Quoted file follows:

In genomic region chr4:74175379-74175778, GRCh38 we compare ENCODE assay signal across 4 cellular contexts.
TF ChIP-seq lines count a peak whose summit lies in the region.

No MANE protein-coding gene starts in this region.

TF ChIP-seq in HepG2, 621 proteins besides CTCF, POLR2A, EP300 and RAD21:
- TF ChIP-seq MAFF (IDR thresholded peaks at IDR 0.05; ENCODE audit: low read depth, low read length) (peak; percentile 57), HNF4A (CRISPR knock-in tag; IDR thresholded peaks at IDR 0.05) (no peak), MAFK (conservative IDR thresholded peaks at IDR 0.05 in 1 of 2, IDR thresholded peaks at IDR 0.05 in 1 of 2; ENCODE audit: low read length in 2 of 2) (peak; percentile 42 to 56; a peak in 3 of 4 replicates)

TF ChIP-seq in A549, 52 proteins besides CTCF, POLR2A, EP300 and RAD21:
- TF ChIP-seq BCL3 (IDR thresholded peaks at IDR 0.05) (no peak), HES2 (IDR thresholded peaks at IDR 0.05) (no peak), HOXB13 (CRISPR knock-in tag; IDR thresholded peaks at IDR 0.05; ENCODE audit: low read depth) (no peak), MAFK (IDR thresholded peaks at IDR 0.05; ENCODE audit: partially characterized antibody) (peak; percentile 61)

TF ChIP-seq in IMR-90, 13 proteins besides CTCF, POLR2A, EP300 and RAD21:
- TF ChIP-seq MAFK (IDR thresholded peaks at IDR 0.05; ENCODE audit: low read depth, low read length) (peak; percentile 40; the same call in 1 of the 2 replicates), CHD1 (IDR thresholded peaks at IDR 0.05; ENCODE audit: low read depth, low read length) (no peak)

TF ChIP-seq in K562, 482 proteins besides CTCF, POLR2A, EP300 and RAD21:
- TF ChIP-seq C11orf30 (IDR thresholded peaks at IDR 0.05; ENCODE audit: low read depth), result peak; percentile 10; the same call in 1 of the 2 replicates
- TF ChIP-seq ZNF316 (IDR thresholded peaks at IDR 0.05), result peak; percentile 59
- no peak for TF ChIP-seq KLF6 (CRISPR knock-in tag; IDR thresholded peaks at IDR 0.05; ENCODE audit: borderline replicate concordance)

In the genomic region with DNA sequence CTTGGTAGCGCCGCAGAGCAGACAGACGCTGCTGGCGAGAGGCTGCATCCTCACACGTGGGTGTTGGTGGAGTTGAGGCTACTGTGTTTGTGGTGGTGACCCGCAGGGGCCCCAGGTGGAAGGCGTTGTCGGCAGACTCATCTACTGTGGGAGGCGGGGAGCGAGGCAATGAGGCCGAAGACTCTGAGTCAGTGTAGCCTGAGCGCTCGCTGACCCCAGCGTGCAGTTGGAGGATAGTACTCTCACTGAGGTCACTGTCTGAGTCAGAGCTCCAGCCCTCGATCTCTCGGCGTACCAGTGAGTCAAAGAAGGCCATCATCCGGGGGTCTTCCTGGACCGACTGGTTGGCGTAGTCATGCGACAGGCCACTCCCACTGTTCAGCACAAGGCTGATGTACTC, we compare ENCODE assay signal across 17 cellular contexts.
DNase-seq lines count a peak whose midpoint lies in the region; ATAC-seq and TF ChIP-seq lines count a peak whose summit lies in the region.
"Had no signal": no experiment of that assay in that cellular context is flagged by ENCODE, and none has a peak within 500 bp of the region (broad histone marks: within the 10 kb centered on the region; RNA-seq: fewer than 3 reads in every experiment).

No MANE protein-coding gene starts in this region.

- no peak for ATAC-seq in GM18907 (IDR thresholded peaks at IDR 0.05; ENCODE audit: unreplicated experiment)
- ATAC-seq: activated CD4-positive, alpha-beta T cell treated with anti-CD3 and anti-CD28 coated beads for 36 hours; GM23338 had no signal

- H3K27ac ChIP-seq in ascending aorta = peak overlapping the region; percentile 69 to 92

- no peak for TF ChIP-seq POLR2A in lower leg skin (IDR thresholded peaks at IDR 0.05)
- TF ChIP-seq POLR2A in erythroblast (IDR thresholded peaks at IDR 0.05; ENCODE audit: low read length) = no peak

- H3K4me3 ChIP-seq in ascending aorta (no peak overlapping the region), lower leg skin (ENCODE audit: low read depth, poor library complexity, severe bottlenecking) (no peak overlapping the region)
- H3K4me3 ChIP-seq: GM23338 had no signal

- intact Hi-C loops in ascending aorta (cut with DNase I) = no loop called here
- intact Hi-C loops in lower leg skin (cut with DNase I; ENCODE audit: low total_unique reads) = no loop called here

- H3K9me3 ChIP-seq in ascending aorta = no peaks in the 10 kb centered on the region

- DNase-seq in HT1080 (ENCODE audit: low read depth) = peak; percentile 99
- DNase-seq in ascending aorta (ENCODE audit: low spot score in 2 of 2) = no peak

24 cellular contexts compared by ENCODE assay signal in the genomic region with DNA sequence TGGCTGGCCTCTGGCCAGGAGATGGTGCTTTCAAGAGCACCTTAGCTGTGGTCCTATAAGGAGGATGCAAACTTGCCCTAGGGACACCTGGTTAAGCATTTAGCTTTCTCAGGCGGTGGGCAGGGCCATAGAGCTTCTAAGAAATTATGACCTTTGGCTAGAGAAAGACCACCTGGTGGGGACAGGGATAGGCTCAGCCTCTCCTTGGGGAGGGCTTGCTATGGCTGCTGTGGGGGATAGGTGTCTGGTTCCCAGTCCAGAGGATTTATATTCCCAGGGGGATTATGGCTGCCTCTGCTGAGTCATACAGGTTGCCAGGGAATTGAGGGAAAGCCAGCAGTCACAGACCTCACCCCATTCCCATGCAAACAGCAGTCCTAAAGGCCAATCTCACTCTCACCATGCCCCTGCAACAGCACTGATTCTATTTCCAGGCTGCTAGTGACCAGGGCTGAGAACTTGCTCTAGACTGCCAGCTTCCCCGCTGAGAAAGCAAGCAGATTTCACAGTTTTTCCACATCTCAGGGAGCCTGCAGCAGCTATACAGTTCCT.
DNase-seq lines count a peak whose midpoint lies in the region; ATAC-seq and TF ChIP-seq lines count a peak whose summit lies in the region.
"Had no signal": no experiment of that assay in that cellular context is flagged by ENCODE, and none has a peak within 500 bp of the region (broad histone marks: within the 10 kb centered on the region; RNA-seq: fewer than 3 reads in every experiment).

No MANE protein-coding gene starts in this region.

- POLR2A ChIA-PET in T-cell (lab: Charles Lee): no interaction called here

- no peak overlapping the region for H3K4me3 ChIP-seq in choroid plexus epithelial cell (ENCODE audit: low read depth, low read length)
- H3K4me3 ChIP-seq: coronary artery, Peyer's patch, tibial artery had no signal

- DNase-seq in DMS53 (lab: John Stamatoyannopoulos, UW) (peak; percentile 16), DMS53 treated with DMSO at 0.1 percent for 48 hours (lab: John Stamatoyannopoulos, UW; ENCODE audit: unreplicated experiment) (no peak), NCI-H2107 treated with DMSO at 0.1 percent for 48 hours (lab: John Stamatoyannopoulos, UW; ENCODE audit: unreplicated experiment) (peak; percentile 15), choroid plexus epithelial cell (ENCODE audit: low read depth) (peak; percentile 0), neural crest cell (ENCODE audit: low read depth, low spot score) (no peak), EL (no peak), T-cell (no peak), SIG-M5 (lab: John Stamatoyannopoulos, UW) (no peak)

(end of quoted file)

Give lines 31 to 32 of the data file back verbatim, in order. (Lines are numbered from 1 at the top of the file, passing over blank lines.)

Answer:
DNase-seq lines count a peak whose midpoint lies in the region; ATAC-seq and TF ChIP-seq lines count a peak whose summit lies in the region.
"Had no signal": no experiment of that assay in that cellular context is flagged by ENCODE, and none has a peak within 500 bp of the region (broad histone marks: within the 10 kb centered on the region; RNA-seq: fewer than 3 reads in every experiment).